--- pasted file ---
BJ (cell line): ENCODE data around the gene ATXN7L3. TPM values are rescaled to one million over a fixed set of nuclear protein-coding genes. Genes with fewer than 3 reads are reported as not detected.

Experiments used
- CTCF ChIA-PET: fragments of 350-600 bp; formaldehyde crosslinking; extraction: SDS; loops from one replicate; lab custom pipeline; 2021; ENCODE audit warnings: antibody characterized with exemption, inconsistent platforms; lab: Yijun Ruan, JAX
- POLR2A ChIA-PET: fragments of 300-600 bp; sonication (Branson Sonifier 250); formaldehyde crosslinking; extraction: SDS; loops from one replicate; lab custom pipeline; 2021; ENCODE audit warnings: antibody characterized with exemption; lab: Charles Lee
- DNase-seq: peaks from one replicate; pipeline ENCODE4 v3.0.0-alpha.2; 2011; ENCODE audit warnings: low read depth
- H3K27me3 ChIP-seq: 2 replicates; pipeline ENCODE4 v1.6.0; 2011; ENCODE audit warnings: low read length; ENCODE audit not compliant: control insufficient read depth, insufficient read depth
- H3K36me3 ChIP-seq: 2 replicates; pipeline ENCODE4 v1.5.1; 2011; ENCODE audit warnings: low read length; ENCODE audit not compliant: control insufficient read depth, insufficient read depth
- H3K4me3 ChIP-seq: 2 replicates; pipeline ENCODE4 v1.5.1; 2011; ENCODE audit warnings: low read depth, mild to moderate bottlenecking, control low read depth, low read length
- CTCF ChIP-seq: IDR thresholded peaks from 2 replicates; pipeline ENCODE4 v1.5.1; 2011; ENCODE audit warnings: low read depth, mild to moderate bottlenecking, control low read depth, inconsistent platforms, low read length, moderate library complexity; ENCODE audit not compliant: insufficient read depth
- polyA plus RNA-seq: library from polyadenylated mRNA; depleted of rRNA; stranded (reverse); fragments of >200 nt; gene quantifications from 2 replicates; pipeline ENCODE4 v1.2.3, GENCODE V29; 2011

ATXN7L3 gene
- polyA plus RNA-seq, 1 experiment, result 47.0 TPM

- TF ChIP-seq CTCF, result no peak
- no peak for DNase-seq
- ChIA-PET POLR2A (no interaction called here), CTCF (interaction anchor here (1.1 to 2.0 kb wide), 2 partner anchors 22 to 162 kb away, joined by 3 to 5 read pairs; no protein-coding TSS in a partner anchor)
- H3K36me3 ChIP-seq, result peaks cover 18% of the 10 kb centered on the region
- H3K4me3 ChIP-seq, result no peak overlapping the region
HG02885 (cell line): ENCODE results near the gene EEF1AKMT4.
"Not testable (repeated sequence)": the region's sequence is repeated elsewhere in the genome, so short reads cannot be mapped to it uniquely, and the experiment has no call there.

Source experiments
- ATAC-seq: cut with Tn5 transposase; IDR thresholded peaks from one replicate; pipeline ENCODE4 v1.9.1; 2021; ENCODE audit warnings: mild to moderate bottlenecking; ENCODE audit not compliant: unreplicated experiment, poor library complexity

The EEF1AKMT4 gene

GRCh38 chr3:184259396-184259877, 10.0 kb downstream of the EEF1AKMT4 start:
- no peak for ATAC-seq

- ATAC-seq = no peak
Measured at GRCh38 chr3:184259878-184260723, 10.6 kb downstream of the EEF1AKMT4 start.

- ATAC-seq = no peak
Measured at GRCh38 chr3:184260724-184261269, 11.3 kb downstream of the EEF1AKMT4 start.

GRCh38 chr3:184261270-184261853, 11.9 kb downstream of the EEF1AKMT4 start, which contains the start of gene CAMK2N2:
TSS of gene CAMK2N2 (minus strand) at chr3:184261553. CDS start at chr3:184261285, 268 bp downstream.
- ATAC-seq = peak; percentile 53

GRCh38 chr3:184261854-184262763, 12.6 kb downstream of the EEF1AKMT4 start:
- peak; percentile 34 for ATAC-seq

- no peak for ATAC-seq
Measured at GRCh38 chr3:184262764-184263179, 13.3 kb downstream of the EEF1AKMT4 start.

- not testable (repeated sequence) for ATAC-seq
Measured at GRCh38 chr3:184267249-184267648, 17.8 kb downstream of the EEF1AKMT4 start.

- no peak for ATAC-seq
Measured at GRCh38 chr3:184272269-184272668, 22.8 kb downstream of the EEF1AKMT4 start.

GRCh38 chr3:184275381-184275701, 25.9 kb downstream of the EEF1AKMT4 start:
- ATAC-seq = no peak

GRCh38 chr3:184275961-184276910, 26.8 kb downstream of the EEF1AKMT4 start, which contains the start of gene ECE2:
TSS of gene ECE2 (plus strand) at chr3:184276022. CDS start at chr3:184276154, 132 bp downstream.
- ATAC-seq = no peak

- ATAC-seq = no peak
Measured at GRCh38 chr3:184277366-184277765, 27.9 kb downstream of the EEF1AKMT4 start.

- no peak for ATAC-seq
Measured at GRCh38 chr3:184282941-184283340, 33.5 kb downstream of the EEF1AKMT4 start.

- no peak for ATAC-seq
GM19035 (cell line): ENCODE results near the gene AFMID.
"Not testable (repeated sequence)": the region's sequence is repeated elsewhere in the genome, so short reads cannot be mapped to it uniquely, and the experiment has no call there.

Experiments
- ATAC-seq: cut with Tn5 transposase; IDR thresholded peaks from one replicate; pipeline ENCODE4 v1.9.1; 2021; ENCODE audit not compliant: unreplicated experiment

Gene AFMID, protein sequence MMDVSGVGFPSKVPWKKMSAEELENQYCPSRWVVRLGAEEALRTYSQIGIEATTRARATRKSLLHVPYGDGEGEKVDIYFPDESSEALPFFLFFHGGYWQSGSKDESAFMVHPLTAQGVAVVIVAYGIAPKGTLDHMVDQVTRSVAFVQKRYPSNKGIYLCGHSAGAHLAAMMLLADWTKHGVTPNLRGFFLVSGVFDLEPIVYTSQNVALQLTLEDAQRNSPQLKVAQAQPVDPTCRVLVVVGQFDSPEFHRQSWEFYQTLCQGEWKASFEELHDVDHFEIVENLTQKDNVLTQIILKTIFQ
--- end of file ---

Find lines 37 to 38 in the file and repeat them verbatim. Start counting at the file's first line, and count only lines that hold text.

Measured at GRCh38 chr3:184267249-184267648, 17.8 kb downstream of the EEF1AKMT4 start.

- no peak for ATAC-seq